"We have an obesity epidemic on our hands, with two-thirds of Americans obese or overweight, and that should take precedence over smaller concerns," Jacobson said.
One industry representative took issue with the new petition.
"As we continue to debate the root causes of our nation's obesity issue, we need to rely on science and facts, not look for quick fixes that draw focus away from developing real solutions to a complex problem," said J. Patrick Mohan, the interim president of the Corn Refiners Association, which represents high-fructose corn syrup manufacturers.
And the American Beverage Association, which represents soft drink makers, said its industry is already making changes.
"Today about 45 percent of all non-alcoholic beverages purchased have zero calories and the overall average number of calories per beverage serving is down 23 percent since 1998," the ABA said in a statement issued Wednesday. And according to the U.S. Centers for Disease Control and Prevention, "Americans are consuming 37 percent fewer calories from sugar in soft drinks and other sweetened beverages than in 2000," the group added.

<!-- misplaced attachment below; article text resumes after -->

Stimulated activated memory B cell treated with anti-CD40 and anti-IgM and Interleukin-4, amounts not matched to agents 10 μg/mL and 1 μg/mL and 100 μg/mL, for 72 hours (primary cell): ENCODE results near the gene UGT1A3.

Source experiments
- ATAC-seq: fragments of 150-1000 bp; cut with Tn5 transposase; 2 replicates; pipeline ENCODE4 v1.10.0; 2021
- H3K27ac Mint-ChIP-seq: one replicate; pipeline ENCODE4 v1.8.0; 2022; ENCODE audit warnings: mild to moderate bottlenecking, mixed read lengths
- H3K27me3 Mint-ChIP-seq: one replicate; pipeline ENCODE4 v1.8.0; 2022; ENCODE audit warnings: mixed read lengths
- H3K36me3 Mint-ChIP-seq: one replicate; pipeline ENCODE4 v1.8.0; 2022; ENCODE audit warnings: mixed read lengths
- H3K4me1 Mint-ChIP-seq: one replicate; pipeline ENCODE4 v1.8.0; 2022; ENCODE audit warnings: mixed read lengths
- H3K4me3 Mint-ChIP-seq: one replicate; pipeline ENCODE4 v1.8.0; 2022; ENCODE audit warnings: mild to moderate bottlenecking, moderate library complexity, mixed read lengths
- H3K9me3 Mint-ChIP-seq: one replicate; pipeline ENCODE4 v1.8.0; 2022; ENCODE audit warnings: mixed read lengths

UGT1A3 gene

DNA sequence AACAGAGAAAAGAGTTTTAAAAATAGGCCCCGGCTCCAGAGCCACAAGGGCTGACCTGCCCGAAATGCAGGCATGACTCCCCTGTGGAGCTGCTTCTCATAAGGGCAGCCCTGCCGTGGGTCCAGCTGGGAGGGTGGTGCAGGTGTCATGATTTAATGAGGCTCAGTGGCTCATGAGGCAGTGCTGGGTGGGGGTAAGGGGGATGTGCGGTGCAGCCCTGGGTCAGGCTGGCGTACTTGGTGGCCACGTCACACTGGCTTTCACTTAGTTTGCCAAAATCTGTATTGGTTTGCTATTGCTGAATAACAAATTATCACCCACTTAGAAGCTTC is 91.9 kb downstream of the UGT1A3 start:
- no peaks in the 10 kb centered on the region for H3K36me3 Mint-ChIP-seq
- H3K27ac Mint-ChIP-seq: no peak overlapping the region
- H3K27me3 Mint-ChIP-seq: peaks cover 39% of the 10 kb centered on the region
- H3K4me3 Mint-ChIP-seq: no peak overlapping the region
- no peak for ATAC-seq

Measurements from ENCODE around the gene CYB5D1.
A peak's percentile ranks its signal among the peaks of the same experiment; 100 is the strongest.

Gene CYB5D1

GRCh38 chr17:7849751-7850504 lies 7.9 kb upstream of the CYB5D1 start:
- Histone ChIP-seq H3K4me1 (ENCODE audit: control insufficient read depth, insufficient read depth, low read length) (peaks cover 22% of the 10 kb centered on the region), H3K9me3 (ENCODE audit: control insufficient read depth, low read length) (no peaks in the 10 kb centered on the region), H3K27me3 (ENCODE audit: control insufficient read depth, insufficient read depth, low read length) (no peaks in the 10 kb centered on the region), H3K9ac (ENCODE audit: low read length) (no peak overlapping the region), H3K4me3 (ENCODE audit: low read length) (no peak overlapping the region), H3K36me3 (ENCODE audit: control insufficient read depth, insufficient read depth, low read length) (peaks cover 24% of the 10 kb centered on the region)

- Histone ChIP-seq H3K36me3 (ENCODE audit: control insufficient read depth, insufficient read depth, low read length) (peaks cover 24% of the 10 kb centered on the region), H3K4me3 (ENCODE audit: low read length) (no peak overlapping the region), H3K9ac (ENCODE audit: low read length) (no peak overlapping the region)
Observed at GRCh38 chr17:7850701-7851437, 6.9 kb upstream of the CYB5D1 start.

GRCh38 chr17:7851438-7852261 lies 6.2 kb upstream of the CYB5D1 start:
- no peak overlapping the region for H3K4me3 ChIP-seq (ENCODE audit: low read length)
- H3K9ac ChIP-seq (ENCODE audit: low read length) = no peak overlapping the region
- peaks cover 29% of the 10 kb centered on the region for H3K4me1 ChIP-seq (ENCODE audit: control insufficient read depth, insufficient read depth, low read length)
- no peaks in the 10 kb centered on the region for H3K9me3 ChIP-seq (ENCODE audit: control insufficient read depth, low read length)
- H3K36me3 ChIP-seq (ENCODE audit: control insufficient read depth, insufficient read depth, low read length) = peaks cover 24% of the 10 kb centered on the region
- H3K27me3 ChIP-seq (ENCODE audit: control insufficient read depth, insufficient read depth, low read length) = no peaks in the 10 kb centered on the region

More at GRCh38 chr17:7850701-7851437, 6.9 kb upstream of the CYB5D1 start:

"Everyone has a role to play in reducing obesity levels -- a fact completely ignored in this petition," the ABA said. "This is why the beverage industry has worked to increase options and information for consumers."
Dr. David Katz, director of Yale University's Prevention Research Center, said he joined the CSPI effort and is "proud to have signed the petition."
"The evidence that an excess of added dietary sugar, in any of its many guises, is a major contributor to the prevailing public health ills of our time is now essentially incontrovertible," he said. "It stands to reason that lowering those levels will help in efforts to reduce the levels of obesity, diabetes and other chronic disease."
Soda and other sugary drinks are the single biggest source of calories in the U.S. diet, with American
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